Examining the moderating effect of individual-level cultural values on users’ acceptance of E-learning in developing countries

a structural equation modeling of an extended technology acceptance model

Ali Tarhini, Kate Hone, Xiaohui Liu, Takwa Tarhini

Research output: Contribution to journalArticle

59 Citations (Scopus)

Abstract

In this study, we examine the effects of individual-level culture on the adoption and acceptance of e-learning tools by students in Lebanon using a theoretical framework based on the Technology Acceptance Model (TAM). To overcome possible limitations of using TAM in developing countries, we extend TAM to include subjective norms (SN) and quality of work life constructs as additional constructs and a number of cultural variables as moderators. The four cultural dimensions of masculinity/femininity (MF), individualism/collectivism, power distance and uncertainty avoidance were measured at the individual level to enable them to be integrated into the extended TAM as moderators and a research model was developed based on previous literature. To test the hypothesised model, data were collected from 569 undergraduate and postgraduate students using e-learning tools in Lebanon via questionnaire. The collected data were analysed using the structural equation modelling technique in conjunction with multi-group analysis. As hypothesised, the results of the study revealed perceived usefulness (PU), perceived ease of use (PEOU), SN and quality of work life to be significant determinants of students’ behavioural intention (BI) towards e-learning. The empirical results also demonstrated that the relationship between SN and BI was particularly sensitive to differences in individual-cultural values, with significant moderating effects observed for all four of the cultural dimensions studied. Some moderating effects of culture were also found for both PU and PEOU, however, contrary to expectations the effect of quality of work life was not found to be moderated by MF as some previous authors have predicted. The implications of these results to both theory and practice are explored in the paper.

Original languageEnglish
Pages (from-to)306-328
Number of pages23
JournalInteractive Learning Environments
Volume25
Issue number3
DOIs
Publication statusPublished - Apr 3 2017

Fingerprint

E-learning
Developing countries
acceptance
developing country
electronic learning
learning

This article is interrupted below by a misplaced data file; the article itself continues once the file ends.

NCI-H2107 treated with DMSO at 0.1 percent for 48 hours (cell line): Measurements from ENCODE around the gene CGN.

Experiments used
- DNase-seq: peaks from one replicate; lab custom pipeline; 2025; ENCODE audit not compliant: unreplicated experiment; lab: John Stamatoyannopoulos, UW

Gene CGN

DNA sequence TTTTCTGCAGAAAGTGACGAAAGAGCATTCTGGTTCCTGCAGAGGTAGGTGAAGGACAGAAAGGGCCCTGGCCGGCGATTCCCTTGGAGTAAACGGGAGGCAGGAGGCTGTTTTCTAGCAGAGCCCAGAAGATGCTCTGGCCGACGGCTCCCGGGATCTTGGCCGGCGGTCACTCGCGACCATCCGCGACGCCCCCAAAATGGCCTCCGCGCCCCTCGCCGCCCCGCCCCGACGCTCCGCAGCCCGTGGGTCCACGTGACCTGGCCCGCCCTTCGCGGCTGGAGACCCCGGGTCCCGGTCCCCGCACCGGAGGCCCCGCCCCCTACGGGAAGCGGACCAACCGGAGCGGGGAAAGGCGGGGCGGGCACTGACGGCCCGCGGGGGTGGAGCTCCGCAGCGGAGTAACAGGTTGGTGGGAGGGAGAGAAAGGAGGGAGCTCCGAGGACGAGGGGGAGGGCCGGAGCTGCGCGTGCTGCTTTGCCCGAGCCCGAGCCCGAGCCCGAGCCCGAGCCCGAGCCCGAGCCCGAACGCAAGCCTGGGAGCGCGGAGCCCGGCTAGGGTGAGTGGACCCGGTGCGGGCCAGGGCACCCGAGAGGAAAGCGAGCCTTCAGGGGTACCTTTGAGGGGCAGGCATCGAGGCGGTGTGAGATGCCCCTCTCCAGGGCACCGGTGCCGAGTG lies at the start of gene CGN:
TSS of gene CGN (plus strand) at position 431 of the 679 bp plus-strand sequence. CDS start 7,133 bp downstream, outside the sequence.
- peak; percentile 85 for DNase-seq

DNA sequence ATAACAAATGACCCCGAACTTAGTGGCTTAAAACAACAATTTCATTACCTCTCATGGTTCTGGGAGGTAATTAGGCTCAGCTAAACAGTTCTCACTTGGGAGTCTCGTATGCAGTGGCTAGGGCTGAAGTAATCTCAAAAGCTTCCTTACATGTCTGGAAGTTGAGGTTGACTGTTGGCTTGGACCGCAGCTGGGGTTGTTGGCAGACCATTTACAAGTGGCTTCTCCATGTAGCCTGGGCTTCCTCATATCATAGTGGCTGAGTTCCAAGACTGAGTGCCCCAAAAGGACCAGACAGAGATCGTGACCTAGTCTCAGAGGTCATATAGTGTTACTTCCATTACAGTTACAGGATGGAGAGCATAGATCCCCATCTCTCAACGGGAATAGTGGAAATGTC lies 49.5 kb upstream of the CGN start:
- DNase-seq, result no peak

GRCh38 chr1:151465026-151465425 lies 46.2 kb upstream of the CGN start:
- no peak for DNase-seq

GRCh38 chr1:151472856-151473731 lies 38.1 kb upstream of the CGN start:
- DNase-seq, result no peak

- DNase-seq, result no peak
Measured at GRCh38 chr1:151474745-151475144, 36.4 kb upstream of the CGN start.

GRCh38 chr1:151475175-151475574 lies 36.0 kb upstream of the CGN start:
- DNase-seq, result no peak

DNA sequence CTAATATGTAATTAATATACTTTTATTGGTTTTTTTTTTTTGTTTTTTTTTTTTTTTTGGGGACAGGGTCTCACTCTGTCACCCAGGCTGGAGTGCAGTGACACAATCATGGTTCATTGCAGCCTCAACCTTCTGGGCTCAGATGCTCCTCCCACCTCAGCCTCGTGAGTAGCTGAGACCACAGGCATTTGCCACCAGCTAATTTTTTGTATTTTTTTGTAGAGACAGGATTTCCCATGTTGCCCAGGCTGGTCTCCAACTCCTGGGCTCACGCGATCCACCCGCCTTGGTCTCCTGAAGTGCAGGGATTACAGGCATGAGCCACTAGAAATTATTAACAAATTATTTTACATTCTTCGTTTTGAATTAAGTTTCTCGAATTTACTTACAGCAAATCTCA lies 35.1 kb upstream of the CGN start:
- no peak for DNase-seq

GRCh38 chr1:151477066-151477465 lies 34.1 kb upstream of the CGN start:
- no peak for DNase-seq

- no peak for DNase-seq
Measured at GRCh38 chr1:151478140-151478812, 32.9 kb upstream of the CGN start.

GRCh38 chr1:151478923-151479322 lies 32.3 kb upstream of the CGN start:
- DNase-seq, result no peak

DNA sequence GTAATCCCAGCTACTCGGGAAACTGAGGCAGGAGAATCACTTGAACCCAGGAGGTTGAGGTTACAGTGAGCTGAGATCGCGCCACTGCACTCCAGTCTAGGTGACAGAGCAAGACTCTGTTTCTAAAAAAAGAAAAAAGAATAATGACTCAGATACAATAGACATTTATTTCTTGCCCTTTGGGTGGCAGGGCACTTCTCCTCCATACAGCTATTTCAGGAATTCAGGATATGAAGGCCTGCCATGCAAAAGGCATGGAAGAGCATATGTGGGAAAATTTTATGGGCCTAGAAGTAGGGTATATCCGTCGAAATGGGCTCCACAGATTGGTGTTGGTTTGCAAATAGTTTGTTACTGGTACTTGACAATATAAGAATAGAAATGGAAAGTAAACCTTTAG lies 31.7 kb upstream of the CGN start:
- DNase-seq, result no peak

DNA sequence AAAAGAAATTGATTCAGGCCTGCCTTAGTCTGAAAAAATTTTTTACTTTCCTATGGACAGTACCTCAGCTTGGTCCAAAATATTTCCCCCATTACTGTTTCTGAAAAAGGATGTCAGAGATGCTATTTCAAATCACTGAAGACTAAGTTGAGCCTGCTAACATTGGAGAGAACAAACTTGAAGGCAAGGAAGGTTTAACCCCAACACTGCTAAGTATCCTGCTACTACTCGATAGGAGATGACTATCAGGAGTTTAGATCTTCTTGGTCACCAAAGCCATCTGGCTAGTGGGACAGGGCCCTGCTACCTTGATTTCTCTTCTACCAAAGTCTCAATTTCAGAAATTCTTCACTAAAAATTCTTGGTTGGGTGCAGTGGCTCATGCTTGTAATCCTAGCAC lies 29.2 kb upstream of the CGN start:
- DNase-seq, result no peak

Values
Moderators
Lebanon
Students
moderator
femininity
masculinity
collectivism
student
individualism
uncertainty
determinants
questionnaire
Group

Keywords

  • Culture
  • developing countries
  • e-learning
  • individual behaviour
  • individual-level culture
  • individualism/collectivism
  • Lebanon
  • masculinity/femininity
  • power distance
  • structural equation modelling
  • TAM
  • technology acceptance
  • uncertainty avoidance

ASJC Scopus subject areas

  • Education
  • Computer Science Applications

Cite this

@article{8ede9e5c804045dcb9f798add5046d1b,
title = "Examining the moderating effect of individual-level cultural values on users’ acceptance of E-learning in developing countries: a structural equation modeling of an extended technology acceptance model",
abstract = "In this study, we examine the effects of individual-level culture on the adoption and acceptance of e-learning tools by students in Lebanon using a theoretical framework based on the Technology Acceptance Model (TAM). To overcome possible limitations of using TAM in developing countries, we extend TAM to include subjective norms (SN) and quality of work life constructs as additional constructs and a number of cultural variables as moderators. The four cultural dimensions of masculinity/femininity (MF), individualism/collectivism, power distance and uncertainty avoidance were measured at the individual level to enable them to be integrated into the extended TAM as moderators and a research model was developed based on previous literature. To test the hypothesised model, data were collected from 569 undergraduate and postgraduate students using e-learning tools in Lebanon via questionnaire. The collected data were analysed using the structural equation modelling technique in conjunction with multi-group analysis. As hypothesised, the results of the study revealed perceived usefulness (PU), perceived ease of use (PEOU), SN and quality of work life to be significant determinants of students’ behavioural intention (BI) towards e-learning. The empirical results also demonstrated that the relationship between SN and BI was particularly sensitive to differences in individual-cultural values, with significant moderating effects observed for all four of the cultural dimensions studied. Some moderating effects of culture were also found for both PU and PEOU, however, contrary to expectations the effect of quality of work life was not found to be moderated by MF as some previous authors have predicted. The implications of these results to both theory and practice are explored in the paper.",